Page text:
Marvel Puzzle Quest — Issue 41

A mar­velous puz­zle journey

Ah, qui­et, placid Puz­zle Quest. We’ve seen many ver­sions of the clas­sic match-three game and yet, some­how, some way there’s a unique spin added that catch­es the eye and delights. Mar­vel Puz­zle Quest, the mobile jug­ger­naut from Demi­urge Stu­dios, is a spec­tac­u­lar extra move-laden free-to-play boun­ty for on the go.

I’ve played at least two ver­sions of Puz­zle Quest and they’re decent. Hav­ing that his­to­ry helps with con­cepts and under­stand­ing some of the intri­ca­cies of MPQ, but the base match-three con­cept is not hard, though. Your goal is to match three or more like-col­ored gems (green, black, yel­low, blue, red, pur­ple, and sil­ver) to dam­age your oppo­nent until they are downed. You can have a team of one to three char­ac­ters who will take turns match­ing gems against an AI-con­trolled team. From time to time, match con­di­tions vary — espe­cial­ly depend­ing on the mode or in-game event, but the main goal is gen­er­al­ly to take out your oppo­nent as clean­ly as possible. 

The Mar­vel com­po­nent comes in through char­ac­ters to col­lect from the sto­ried com­ic book com­pa­ny. Your team and the AI’s team will be com­posed of Mar­vel char­ac­ters rang­ing from the obscure to the most recent MCU-themed ver­sions, ranked in a five-star sys­tem. Char­ac­ters have three spe­cial moves — some­times with sub­sets and pas­sives — that must be unlocked. How you obtain them is where the pay aspect comes into play. Pric­ing can be steep when you’re try­ing to build a decent ros­ter, but it’s no worse than some of the oth­er options out in the mar­ket­place right now, and it has a more sat­is­fy­ing feel to com­plet­ing a col­lec­tion here. As a well-known Mar­vel doc­tor­al can­di­date, I have had a lot of fun pulling togeth­er a ros­ter with MPQ. I know most, if not all, of the char­ac­ters and their vari­ants (thanks, Loki!), and it’s decent work to keep track of who I have earned or am still hunt­ing down. In the year that I’ve been play­ing, I’ve cre­at­ed a spread­sheet that’s updat­ed dai­ly to track where my col­lec­tion stands. It’s that deep.

The depth of the puz­zle engine is also sur­pris­ing. It’s not uncom­mon to strate­gize moves, match­es and board set­up to max­i­mize poten­tial dam­age in a fight. The AI is well-bal­anced, enough that I rarely feel as though it’s unfair. I also very sel­dom lose match­es now that my ros­ter is about 80 per­cent com­plete. And in terms of ros­ter-build­ing, I also tend to get my fair share of rare and pow­er­ful five-star char­ac­ters. MPQ could eas­i­ly be a mon­ey sink, but it’s avoid­ed with a lot of devel­op­er bal­anc­ing behind the scenes.

The bal­anc­ing act also extends to the dif­fer­ent modes, and it’s a job well done. There are quite a few events to choose from at any giv­en time, and they’re fun to mill around in to improve your skills and earn rewards. You can join an Alliance, which is high­ly rec­om­mend­ed. The ben­e­fits from join­ing a sol­id squad can mean get­ting a rare char­ac­ter for free, or oth­er perks you might have to pay for nor­mal­ly. The modes are nice and pro­vide a change of pace. There’s a dai­ly mode fea­tur­ing Dead­pool with dif­fer­ent require­ments; Ver­sus mode, where you face off against AI-con­trolled avatars of real teams; Puz­zle Gaunt­let, where there are solu­tion-ori­ent­ed puz­zles against teams; Sto­ry events, where pre-deter­mined sto­ries play out through match­es and cut scenes; and, time-lim­it­ed events, where you and pos­si­bly your alliance join forces to take down a boss.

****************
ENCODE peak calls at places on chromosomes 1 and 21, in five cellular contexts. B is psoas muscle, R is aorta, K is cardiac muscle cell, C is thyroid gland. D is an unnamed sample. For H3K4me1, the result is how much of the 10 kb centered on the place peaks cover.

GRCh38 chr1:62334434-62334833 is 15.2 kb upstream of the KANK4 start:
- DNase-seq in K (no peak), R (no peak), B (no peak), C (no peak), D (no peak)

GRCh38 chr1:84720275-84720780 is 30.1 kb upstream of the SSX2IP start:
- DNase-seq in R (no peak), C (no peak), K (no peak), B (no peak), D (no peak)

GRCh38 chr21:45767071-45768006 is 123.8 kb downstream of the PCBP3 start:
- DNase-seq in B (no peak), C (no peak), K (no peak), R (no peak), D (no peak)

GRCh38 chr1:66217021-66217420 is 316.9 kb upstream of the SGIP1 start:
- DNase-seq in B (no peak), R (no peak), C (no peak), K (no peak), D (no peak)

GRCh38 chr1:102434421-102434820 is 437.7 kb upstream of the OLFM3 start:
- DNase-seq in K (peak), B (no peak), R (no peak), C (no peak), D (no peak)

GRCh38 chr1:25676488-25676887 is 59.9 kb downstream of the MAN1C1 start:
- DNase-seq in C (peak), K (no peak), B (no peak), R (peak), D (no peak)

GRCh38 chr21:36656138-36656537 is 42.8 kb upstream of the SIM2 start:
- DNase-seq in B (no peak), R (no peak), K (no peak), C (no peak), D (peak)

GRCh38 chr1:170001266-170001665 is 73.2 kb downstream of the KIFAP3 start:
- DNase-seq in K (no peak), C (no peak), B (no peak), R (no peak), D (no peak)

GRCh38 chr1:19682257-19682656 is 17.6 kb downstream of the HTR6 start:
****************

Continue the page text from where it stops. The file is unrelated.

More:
Demi­urge Stu­dios also does a great job with how the game looks, as well. MPQ has some of the best mobile graph­ics of any­thing on the mar­ket right now, and the use of actu­al run com­ic book cov­ers to rep­re­sent char­ac­ters is fan­tas­tic. The back­ground art also looks amaz­ing and crisp. Demi­urge out­did them­selves and for a sev­en-year-old game, it still looks sol­id and well done. The sound­track is nice, but it’s noth­ing to write home about. I usu­al­ly keep the music turned off, but it’s by no means terrible.

If you’re into Mar­vel, you’re going to love this. You’re going to drop a lot of mon­ey try­ing to build your ros­ter, and you’re going to have fun doing it. Even if you’re not into Mar­vel that much, you’re going to find some val­ue in this. It’s a good time wrapped up in a mobile game that plays well and pro­vides a lot in small pack­age. It’s a mar­velous play no mat­ter how you look at it.

Bust-A-Move — 1Q2017 issue

Puz­zle Bob­ble’s break­out hit

Bub­ble Bob­ble isn’t super famous last I checked, but I learned who Bub and Bob were by the time I fin­ished their first puz­zle effort for the Super NES, the mid-90s appro­pri­ate­ly named Bust-A-Move. 

There’s much fun and mirth to be had in the bub­ble-pop­ping title. There’s not much sto­ry oth­er than Bub and Bob are pop­ping bub­bles to save a friend, who is trapped at the end (lev­el 100). Once their friend is saved, that’s it. But, that’s assum­ing you can make it that far. 

Bust-A-Move is incred­i­bly sim­ple to play but hard to mas­ter. The con­cept is easy to under­stand: aim a launch­er and match three like-col­ored bub­bles. The bub­bles will fall off the play­ing field, clear­ing space and rows so that you can work toward clear­ing fur­ther bub­bles. After a cer­tain num­ber are cleared, the ceil­ing of the well low­ers, inch­ing clos­er to a vis­i­ble line. Once the line is crossed with a bub­ble, the game is over. Basi­cal­ly, it’s reverse Tetris with bub­bles instead of lines. The trick­i­ness in mas­ter­ing the game comes in pop­ping the bub­bles. There are dif­fer­ent tech­niques to achiev­ing the results that you want, but it real­ly comes down to know­ing how to aim and learn­ing the fabled bankshot off the side of the well.